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Friends of St Mary's Winkfield

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The Music and Merriment concert took place on 1 December 2018 in St Mary's church, Winkfield.


In the darkened church, two children, Ben and Emily, stood on the chancel steps singing ‘Once in Royal David’s City’ to start the Music and Merriment Concert at St Mary’s. As their confident and clear young voices sang out, they were joined by the other members of the Junior Concert Choir, who had processed up the centre-aisle carrying multi-coloured glowsticks. It’s a traditional start, but it always works its magic, as the children’s singing is picked up first by the adult choir, then by the whole audience, and topped in the last verse by the exuberant Willcocks descant.

One performer wrote afterwards: "… it was a most successful evening that lived up to its title 'Music and Merriment'". The ‘merriment’ part was epitomised by two hilarious readings, first, the Motorists Psalm, intoned by John Edwards, and later he and Marian Stevens explored the consequences of ‘There’s a hole in my bucket’. Sue Bish’s reading took a more serious line - a moving narrative: Joseph, bewildered by the strange events that had taken over the life of Mary, her baby son and himself, realises that all this is part of God’s plan for humanity’s salvation.

Later, John and Caroline Kimbell brought new hilarity in their rendition of Chris Sugden’s ‘The Ivy and the Holly’ (remember the Kippers?), which points out that these two plant species are hardly up to their Christmas acclaim!

Great instrumental talent was shown by the 5Ts Brass Quintet, playing Len Tyler’s ‘Pentatonics’: a first performance played with enthusiasm and liveliness by five skilled brass-players; it had five short movements with varying moods, show-casing each brass instrument. Later on, the St Mary’s handbell ringers gave a skilful, convincing and enjoyable performance of Christmas music, rounded off by Tallis Canon; John and Caroline Kimbell marshalled the audience into singing the Canon’s well-known words as a round.

The programme featured three young instrumentalists, all of whom gave fine performances, expressive and virtuosic. Abi Kent showed off the alto saxophone’s singing qualities as well as its jazzy heritage. Abbey Hardy introduced, for many, a new voice – the lyrical and plaintive tone of the oboe, finishing up with a lively movement from a baroque concerto by Marcello.

In the second half, 10-year-old violinist Sarah Aizawa brilliantly brought out the mood changes of Monti’s well-known gypsy piece Czardas, switching from romantic to virtuosic, and her amazing technique, played entirely from memory, allowed the fast notes to fly from her violin at break-neck speed. Her brilliant piano accompanist Su Mei Kong said afterwards “She wanted to play those bits really fast, and she could do it, so that’s how it went”. Su Mei had a accompanied the other solo instrumentalists with her usual skill and sensitivity.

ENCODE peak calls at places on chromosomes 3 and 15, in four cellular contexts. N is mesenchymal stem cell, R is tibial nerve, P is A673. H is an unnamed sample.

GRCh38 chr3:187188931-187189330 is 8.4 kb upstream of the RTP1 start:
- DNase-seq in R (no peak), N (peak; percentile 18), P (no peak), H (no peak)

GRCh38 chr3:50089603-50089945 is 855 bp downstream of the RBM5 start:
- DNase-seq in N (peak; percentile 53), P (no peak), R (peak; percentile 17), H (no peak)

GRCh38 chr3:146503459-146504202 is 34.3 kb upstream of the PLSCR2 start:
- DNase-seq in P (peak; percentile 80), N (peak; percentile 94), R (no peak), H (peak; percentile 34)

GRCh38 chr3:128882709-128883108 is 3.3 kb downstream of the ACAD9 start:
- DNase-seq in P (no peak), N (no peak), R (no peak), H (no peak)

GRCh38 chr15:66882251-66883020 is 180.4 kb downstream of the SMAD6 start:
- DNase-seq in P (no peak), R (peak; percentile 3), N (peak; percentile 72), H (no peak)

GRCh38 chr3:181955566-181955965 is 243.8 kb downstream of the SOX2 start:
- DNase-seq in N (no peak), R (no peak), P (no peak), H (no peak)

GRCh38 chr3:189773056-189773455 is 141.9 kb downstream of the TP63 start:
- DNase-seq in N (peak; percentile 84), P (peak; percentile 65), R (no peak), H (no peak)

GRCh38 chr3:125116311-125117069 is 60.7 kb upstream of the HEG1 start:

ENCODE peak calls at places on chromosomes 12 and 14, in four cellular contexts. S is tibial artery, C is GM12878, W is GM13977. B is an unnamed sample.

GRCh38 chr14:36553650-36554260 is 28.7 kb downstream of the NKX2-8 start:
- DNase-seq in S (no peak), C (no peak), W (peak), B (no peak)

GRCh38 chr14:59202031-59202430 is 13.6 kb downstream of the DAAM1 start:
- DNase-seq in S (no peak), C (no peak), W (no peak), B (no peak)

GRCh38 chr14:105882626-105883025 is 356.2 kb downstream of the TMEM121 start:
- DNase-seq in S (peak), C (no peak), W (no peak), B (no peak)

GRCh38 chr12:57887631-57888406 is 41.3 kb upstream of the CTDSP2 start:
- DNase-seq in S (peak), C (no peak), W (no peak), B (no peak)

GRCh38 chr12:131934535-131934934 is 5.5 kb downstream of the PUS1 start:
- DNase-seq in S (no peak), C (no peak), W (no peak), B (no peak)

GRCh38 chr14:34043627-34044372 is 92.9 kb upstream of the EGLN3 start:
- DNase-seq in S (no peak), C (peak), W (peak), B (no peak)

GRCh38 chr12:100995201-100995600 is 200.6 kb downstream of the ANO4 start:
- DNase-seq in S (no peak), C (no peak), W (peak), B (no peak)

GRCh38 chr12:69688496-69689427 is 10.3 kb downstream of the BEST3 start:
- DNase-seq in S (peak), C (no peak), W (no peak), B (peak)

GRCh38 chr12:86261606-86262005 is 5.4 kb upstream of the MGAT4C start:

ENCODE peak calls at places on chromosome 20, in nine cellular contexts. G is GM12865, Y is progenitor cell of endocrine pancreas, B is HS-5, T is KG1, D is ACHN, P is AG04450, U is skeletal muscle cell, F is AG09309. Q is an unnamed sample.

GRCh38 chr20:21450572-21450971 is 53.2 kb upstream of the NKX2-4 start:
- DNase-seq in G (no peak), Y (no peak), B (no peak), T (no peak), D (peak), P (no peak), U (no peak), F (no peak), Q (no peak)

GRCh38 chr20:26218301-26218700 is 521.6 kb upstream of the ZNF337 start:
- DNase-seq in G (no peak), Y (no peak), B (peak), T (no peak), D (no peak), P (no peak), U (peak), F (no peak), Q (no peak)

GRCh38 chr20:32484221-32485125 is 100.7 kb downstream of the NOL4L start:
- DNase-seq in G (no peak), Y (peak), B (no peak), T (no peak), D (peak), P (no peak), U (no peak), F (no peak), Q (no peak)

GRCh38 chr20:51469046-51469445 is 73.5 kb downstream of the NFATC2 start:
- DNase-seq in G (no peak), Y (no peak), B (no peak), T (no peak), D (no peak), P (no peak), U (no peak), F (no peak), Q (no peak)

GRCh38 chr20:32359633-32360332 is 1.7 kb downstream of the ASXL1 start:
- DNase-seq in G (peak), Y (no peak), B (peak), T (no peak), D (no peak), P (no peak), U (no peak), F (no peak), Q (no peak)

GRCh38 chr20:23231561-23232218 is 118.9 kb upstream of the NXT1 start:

The Junior Concert Choir had their turn, starting off with ‘Rudolf ‘– yes, the reindeer – played by Ben complete with flashing red nose. The children acted out the dismay of Rudolph, teased for his nose, and the joy when Santa hired him as guide.

They then sang another first performance, of a round that set the famous Christmas poem ‘Love came down at Christmas’, and they finished with ‘Sing high, sing low’ – a lovely modern carol to a gentle Calypso rhythm, sung with actions to bring out the words. They sang as a great team under the baton of Anthony Hodson, and greatly enjoyed themselves.

Later in the programme, the children joined the adult choir, now known as the Senior Concert Choir, in another first performance, with no less than 35 singers under Anthony’s baton. This was a performance of a lyrical new carol by Anthony, setting words by Marion Caragounis. It started with a lilting tune for the first verse leading to a change in mood that is overtaken by realisation of what Christmas is about, and in the third verse, the original tune is overlaid by a descant of Christmas joy.

The Seniors had had an earlier outing in the programme, with two lively pieces under Paul Jackson’s baton. The first was Wilberg’s modern arrangement of the well-known ‘Ding Dong merrily on high’, with the lower voices used as emphasis in an off-beat rhythm. Jonathan Holl skilfully supplied the challenging organ accompaniment. Their second piece was what can only be described as a ‘patter carol’, in which a story of the Nativity and its aftermath is told at breakneck speed, accompanied by Su Mei Kong’s virtuosic piano-playing.

Most people were unaware, but this was the first ‘outing’ of St Mary’s organ after completion of its renovation by organ builder Tarquin Wiggins – accomplished (apart from a trimming or so) just two days before the concert. Jonathan Holl provided the accompaniment for all of the audience carols, he also accompanied Wilberg’s fast-flowing ‘Ding Dong’, as reported earlier, and ‘Radiant Star’.

All in all, it was a very successful concert, with an enjoyable interval at which everybody enjoyed the traditional mince-pies and mulled wine provided and served by the Women’s Guild. Many kind remarks have been given, but the appreciation of the concert was well demonstrated by the very successful retiring collection that (with HMRC’s small donations scheme) just topped £400.

More than 60 people were (voluntarily) involved in the Music and Merriment concert, mostly performers but with many helpers ensuring that everything ran smoothly, and the Friends of St Mary’s Winkfield would like to express their gratitude to all who took part in this great venture.

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